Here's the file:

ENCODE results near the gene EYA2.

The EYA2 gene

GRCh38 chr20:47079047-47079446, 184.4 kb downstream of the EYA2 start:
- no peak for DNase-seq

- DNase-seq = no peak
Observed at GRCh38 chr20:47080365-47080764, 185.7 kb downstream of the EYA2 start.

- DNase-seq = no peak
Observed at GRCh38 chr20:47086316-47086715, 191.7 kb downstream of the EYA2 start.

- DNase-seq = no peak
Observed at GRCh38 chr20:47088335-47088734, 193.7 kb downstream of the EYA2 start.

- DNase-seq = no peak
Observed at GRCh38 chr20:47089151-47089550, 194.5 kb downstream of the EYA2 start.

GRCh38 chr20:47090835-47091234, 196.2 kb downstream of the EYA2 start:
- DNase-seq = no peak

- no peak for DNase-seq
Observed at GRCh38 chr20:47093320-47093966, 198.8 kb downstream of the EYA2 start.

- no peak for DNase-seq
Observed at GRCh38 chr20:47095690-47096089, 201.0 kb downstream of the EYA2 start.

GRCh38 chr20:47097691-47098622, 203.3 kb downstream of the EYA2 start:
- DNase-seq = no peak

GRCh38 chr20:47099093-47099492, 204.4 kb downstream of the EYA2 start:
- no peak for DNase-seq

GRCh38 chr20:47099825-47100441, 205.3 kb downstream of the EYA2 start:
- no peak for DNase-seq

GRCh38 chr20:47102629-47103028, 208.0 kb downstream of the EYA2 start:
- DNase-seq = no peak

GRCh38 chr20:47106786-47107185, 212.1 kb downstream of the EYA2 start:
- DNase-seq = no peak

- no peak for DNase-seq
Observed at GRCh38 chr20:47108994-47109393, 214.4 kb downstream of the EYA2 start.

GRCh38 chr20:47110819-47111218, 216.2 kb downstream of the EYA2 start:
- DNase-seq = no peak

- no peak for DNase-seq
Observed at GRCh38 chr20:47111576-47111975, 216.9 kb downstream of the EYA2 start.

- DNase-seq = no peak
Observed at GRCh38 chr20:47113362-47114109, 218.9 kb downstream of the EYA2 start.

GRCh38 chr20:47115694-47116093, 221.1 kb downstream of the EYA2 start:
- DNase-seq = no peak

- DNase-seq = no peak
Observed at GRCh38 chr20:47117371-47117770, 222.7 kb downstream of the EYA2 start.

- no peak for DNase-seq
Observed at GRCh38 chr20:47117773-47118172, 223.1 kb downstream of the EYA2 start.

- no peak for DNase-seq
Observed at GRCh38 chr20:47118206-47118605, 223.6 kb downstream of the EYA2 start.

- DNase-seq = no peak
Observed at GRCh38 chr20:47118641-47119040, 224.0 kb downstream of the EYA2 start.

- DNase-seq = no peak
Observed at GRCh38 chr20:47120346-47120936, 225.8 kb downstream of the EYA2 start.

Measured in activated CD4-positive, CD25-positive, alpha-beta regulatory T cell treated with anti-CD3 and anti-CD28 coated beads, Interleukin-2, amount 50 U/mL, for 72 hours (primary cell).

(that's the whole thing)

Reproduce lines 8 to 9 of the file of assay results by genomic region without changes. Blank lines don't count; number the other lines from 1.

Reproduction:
Observed at GRCh38 chr20:47086316-47086715, 191.7 kb downstream of the EYA2 start.

- DNase-seq = no peak